• Marvelous Milkweed, part of a butterfly garden

    by  • October 17, 2010 • Fall, Plant Profiles

    Collecting milkweed pods

    I found these milkweed pods on a drive up to Bald Mountain in the Sierra Forest. I admired the neat way the seeds are ‘lined up’ and packed tightly in the pods, so when I threw them in a basket by the front door, I thought I’d come back later to sow them around the garden.

    Little did I know what would happen! The seeds puffed out of the pods, as they dried, in a pretty froth of white! And they stayed in their pattern. Serendipity!

    Milkweed pod

    Milkweed pod

    It’s a good thing that my husband drove us up to the high country yesterday.  If I had been driving, we never would have made it!  It would have taken much longer, for I am always seeing things on the roadsides that I stop for.

    I stop for everything, whether its a flower, historical marker or to pick up a rock, it doesn’t matter.  I want to stop.  This time it is the cottony white fluff of the milkweed.   One great benefit of milkweed is that it provides habitat for Monarch butterflies, honey bees and hummingbirds, the very wildlife we want for our gardens!

     Finding and planting seeds

    Milkweed produces their seeds, arranged in fascinatingly overlapping rows, in pods. I thought the way the seeds are all stacked together inside the pod was kinda cool.  The pods ripen in the Fall, split open and the seeds, attached to white fluff or silk, are spread by the wind.  You may be able to collect the seeds along the roadsides now, since the white fluff popping out of the pods is easy to spot.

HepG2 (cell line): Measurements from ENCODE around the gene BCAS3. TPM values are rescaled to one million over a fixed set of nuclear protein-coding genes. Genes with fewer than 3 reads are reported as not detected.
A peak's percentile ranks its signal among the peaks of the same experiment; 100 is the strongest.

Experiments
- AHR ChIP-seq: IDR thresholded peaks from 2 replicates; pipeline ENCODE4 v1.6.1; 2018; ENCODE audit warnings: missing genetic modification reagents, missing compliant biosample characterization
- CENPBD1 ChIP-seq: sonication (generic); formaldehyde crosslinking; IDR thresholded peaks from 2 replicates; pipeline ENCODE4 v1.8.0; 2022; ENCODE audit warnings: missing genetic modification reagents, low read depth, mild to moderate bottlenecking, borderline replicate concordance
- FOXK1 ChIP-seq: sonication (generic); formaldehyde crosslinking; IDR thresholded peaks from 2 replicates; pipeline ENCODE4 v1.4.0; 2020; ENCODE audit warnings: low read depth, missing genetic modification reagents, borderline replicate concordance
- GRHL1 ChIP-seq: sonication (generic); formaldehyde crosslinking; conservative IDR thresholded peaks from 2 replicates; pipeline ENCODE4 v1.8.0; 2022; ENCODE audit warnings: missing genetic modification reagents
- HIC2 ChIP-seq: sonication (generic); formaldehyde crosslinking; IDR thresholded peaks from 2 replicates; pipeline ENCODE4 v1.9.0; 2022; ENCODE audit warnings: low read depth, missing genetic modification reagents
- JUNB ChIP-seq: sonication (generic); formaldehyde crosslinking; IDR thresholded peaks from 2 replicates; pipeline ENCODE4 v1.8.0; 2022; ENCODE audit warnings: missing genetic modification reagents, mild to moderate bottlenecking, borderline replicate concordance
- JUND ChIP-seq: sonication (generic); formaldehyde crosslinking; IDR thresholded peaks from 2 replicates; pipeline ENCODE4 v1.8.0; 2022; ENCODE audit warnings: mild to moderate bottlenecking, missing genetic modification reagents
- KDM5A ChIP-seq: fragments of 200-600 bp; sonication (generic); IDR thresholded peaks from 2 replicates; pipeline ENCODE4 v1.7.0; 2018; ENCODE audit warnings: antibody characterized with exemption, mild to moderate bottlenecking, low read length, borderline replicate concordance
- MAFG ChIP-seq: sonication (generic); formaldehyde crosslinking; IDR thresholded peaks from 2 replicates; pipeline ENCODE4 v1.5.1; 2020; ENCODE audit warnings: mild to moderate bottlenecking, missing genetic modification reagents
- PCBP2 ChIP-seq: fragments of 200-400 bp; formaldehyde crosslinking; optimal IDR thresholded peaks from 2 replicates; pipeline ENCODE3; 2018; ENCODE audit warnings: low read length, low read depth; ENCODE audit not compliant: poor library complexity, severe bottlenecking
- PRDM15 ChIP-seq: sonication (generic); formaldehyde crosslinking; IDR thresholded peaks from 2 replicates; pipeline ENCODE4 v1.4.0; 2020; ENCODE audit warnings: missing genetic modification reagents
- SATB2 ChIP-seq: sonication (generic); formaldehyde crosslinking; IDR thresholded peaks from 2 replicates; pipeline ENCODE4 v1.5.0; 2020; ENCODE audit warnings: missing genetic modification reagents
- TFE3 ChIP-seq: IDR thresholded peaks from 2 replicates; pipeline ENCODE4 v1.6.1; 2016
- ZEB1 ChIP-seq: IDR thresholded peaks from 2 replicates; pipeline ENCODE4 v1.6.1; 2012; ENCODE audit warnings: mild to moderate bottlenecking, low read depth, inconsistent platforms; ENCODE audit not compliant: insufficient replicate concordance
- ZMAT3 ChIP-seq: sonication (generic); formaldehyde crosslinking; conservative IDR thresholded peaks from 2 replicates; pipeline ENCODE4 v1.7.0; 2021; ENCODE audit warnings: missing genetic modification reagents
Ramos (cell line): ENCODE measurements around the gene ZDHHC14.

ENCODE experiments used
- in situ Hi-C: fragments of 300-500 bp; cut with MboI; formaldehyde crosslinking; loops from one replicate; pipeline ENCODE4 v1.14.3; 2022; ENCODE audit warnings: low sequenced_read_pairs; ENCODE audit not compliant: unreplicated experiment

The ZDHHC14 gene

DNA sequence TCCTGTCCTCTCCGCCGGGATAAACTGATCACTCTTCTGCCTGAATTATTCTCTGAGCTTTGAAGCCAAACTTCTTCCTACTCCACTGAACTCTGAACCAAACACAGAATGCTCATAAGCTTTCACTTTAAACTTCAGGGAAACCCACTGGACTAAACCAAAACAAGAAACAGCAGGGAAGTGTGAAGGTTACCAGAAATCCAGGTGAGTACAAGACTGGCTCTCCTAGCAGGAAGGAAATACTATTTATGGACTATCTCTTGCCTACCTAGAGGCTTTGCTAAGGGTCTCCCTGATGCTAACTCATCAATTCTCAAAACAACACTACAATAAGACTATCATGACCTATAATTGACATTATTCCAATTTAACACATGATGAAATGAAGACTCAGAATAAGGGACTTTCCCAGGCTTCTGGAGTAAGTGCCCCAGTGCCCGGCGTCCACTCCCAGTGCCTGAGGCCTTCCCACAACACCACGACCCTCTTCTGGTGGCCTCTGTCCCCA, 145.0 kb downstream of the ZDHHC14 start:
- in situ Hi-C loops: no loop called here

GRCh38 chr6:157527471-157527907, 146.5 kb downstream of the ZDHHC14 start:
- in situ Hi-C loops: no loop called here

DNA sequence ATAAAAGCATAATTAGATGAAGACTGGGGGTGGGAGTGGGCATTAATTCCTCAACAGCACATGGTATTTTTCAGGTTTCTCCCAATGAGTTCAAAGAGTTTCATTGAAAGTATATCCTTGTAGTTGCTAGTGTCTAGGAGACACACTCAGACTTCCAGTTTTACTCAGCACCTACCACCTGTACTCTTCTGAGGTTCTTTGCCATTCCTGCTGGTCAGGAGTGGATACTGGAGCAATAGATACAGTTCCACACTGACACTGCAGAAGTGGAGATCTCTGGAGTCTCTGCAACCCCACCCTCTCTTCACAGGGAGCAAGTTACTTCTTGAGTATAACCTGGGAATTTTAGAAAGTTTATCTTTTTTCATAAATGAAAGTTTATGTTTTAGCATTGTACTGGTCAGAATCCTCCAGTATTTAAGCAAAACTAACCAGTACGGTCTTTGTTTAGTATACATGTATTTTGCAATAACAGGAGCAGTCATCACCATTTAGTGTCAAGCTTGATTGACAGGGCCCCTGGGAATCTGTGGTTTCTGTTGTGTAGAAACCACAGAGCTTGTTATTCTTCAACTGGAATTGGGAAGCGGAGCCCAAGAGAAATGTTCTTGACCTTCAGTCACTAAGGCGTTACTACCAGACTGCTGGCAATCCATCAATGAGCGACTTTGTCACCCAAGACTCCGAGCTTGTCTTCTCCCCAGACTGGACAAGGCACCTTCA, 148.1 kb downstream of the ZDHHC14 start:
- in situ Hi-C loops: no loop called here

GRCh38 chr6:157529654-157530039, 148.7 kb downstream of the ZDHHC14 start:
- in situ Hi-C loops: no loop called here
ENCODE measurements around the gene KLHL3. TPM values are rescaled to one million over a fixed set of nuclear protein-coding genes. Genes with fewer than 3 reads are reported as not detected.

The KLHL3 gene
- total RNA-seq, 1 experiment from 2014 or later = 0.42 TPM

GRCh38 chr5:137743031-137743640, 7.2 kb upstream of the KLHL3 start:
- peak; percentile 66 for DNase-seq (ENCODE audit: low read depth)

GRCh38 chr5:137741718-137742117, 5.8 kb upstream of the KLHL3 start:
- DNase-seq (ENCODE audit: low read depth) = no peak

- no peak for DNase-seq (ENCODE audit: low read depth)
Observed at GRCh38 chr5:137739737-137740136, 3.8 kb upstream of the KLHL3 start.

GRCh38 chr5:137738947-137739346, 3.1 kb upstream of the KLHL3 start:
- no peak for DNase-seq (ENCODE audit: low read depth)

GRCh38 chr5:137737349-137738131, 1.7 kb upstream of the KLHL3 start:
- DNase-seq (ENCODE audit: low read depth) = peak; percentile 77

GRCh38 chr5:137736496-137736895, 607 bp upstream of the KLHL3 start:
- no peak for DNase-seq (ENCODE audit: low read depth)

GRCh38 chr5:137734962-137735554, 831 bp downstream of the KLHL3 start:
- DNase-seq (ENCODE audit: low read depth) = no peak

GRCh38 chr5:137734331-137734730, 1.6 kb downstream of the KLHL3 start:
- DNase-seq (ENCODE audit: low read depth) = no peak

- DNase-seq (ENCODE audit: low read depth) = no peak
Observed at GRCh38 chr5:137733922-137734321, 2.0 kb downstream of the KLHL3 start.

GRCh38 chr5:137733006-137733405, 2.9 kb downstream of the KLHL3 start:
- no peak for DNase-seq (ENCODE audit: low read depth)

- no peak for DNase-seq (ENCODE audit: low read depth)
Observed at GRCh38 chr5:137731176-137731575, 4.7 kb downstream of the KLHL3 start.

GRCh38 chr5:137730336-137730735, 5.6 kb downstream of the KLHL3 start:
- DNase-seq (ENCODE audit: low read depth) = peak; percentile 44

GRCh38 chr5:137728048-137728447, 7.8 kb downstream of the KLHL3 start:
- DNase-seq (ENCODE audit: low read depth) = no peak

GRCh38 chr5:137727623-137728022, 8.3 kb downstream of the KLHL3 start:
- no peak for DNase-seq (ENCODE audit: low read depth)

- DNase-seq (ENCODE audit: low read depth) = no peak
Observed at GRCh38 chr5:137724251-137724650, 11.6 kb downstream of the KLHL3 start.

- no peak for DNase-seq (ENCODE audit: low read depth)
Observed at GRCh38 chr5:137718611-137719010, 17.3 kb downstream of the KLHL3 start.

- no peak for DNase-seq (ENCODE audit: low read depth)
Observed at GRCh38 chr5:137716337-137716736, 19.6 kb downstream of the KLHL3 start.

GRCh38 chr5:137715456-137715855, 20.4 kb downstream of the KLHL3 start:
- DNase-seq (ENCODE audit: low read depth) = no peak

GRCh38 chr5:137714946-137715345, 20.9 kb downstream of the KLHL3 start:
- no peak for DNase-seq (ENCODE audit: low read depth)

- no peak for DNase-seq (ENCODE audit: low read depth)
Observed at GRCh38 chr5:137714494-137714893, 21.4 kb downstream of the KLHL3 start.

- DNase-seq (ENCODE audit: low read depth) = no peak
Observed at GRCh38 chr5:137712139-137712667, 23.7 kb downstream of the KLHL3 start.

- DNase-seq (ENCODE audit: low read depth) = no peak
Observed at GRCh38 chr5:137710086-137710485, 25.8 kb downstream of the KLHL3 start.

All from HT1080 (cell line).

Milkweed seeds puff out in a pattern

    Milkweed seeds puff out in a pattern as they dry

    It led to this ‘award-winning’ photo, if I may boast. I won a book from a garden website… Yea!

    The best method for planting milkweed seeds is outdoors in November. This gives the seeds the required exposure to moisture and cold temperature that they require to germinate. Once the temperature is warm enough in the spring, the seeds will sprout. I’ll report the progress of these I’ll plant next month.

    Be on the lookout for these milkweed pods on our roadsides…they’re all around and are what Monarch butterflies need to live.


    Sue Langley, a passionate gardener and photographer lives and gardens with her husband and Corgi, Maggie on 7 acres just south of Yosemite, Zone 7 at 3000 feet. She also manages the Flea Market Gardening Facebook page and website.